Education is regarded as a tool for upward mobility and personal success. Many jobs that once required only a high school diploma now require a college degree. And in any case, many of those jobs are being outsourced or otherwise shipped offshore to a cheaper labor source. Although college might not be for everyone, there are relatively few options for those who wish to pursue training and acquire skills outside of a college setting.

And for those who do make it to college, many are saddled from the start with a mortgage-sized debt—due to the exponential rise in tuition costs, and the cozy deals made over the years between unscrupulous lending institutions and equally unscrupulous institutions of higher education.

Meanwhile, to be frank, the Great Recession has cast serious doubt on the value of education as a tool for success in capitalist America. Education is important for personal enrichment and fulfillment, building character and creating better individuals, to be sure, but there are no jobs. A generation of young people is graduating with degrees, doing everything that society told them to do, and yet there is no work for millions of them. And their $100,000 to $200,000 in school loans is sticking around like baggage. Five of them are chasing one job. Extension of their unemployment benefits is precarious because Congress would rather throw the money into sinkholes for the military and Wall Street bankers.

This is a lost generation of people who start their career in chronic, long-term unemployment, unable to make it out of the gate because they cannot find a job to get a career off the ground. Now, the black community never was a stranger to unemployment, due to institutional racism. And the black unemployment tends to be double that of whites, in good times and bad. Nevertheless, these days, with massive layoffs and millions of jobs disappearing, never to return in this lifetime, far more Americans are having a “black experience,” if you will, than they would care to admit.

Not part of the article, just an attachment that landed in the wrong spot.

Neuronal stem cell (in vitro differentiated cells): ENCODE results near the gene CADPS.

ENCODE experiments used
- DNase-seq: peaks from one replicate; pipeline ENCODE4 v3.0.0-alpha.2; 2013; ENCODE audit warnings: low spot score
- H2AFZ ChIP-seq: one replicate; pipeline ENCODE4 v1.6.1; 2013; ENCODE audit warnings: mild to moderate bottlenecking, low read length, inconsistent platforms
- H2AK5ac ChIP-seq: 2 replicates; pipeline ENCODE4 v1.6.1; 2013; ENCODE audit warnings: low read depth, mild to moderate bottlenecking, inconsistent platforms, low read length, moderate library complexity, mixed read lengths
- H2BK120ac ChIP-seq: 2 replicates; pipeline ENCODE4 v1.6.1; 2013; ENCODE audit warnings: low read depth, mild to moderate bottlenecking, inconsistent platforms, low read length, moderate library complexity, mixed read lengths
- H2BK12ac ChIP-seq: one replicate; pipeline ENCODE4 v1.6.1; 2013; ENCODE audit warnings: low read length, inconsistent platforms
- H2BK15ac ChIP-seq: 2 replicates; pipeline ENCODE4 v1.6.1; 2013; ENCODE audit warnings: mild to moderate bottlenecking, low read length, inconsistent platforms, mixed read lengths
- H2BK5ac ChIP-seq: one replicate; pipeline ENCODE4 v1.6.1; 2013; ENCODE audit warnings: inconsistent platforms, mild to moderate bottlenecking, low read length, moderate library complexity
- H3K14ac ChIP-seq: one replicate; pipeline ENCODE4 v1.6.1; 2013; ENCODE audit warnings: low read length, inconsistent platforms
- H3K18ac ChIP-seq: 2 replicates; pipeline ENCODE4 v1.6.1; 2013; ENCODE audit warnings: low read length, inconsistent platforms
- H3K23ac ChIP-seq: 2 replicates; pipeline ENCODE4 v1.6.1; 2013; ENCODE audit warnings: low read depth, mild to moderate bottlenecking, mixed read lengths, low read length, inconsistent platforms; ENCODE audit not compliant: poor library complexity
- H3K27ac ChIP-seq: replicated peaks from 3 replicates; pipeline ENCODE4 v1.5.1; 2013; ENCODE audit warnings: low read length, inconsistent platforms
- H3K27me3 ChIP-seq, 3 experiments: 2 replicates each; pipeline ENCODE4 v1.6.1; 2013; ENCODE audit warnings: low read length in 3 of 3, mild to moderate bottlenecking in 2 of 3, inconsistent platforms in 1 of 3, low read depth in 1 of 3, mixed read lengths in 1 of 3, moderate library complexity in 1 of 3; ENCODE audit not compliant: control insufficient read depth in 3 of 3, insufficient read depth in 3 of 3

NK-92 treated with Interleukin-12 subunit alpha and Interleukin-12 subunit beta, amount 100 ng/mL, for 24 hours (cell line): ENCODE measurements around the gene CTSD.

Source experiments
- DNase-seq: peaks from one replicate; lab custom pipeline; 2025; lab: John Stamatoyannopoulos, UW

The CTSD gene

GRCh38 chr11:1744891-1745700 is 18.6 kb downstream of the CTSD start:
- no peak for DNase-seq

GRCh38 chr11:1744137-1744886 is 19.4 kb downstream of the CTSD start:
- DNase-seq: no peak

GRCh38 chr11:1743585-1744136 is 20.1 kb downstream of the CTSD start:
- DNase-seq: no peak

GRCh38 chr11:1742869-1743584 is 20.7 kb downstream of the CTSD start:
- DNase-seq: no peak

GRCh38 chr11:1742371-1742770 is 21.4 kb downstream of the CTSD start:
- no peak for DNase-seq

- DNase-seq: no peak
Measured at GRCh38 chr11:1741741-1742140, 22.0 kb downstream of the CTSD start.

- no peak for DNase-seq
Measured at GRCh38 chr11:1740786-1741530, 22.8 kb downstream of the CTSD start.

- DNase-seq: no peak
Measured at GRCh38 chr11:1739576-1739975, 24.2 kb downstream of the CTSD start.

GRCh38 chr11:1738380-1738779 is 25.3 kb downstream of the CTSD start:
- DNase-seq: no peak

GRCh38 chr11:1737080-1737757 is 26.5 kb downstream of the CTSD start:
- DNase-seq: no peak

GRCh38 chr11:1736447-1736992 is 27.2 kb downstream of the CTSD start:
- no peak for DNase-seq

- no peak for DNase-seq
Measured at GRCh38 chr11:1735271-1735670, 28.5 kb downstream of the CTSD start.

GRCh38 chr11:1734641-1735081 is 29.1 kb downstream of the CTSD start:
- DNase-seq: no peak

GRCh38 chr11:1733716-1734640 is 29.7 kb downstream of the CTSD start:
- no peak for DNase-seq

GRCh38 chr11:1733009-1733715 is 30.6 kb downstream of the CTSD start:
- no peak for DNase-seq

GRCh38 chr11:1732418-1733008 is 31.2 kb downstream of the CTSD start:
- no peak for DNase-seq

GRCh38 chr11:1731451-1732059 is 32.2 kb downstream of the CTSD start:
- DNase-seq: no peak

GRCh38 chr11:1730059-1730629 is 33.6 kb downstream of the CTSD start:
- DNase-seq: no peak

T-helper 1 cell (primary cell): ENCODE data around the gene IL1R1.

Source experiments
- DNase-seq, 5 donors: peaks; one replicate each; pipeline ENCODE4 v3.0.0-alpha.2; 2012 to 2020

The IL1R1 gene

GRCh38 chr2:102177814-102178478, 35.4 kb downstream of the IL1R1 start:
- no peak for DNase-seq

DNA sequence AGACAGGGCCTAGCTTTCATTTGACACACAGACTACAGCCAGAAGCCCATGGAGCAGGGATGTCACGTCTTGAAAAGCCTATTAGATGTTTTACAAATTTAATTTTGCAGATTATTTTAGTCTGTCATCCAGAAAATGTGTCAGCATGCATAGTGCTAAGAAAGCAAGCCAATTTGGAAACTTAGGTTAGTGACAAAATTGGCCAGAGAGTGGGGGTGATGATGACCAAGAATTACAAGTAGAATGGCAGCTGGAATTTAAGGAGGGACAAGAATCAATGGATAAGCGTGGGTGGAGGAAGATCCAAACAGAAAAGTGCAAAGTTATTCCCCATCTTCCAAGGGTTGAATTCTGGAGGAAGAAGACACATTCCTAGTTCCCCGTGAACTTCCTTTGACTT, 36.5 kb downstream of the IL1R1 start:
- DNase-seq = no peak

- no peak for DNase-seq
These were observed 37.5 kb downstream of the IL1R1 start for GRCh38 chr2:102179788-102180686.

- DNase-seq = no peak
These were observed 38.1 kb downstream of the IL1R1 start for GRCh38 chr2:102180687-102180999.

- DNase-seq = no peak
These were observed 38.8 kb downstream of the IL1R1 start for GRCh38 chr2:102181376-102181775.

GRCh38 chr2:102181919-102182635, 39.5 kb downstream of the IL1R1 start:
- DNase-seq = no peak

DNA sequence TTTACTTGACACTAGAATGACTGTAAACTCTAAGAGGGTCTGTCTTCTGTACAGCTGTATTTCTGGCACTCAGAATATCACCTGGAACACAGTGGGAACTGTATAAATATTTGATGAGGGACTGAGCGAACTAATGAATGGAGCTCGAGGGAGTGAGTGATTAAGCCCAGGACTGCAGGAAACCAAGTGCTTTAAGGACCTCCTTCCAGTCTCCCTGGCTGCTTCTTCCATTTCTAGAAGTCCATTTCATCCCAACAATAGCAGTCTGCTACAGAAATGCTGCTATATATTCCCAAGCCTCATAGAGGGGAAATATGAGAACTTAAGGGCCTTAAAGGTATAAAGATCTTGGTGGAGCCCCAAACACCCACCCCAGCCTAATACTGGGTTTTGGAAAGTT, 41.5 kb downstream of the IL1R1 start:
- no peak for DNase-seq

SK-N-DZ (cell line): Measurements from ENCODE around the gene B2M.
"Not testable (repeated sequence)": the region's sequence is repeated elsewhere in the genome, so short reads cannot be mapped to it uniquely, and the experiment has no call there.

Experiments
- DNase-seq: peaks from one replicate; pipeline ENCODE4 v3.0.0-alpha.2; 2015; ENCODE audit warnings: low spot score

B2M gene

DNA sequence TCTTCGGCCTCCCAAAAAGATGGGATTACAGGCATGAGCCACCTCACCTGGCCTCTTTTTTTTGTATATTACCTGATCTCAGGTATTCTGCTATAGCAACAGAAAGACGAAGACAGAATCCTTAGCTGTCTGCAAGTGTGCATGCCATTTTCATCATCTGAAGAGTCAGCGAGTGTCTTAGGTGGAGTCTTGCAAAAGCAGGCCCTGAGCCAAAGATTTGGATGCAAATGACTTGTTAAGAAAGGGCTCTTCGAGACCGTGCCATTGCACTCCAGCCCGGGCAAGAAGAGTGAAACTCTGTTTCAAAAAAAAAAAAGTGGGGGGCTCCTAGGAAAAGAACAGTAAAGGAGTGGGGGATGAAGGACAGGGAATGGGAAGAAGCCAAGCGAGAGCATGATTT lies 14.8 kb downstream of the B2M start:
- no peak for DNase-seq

david loveIf we do not act now to solve the education crisis in our nation, and the related problems of inequality and deprivation, surely we will all sink together.

In the end, the real question is whether we want the Dred Scott court and the Plessy court, or the court that gave us the Brown decision. It’s for the people with power or its power for the people. And that’s what these hearings are all about.

David A. Love

This article first appeared in The Black Commentator and is republished with permission.

Published by the LA Progressive on July 10, 2010
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About David A. Love

BlackCommentator.com Executive Editor, David A. Love, JD, is a lawyer and journalist based in Philadelphia, and a contributor to the Progressive Media Project, McClatchy-Tribune News Service, In These Times and Philadelphia Independent Media Center. He contributed to the book, States of Confinement: Policing, Detention, and Prisons (St. Martin's Press, 2000). Love is a former Amnesty International UK spokesperson, organized the first national police brutality conference as a staff member with the Center for Constitutional Rights, and served as a law clerk to two Black federal judges. His blog is davidalove.com.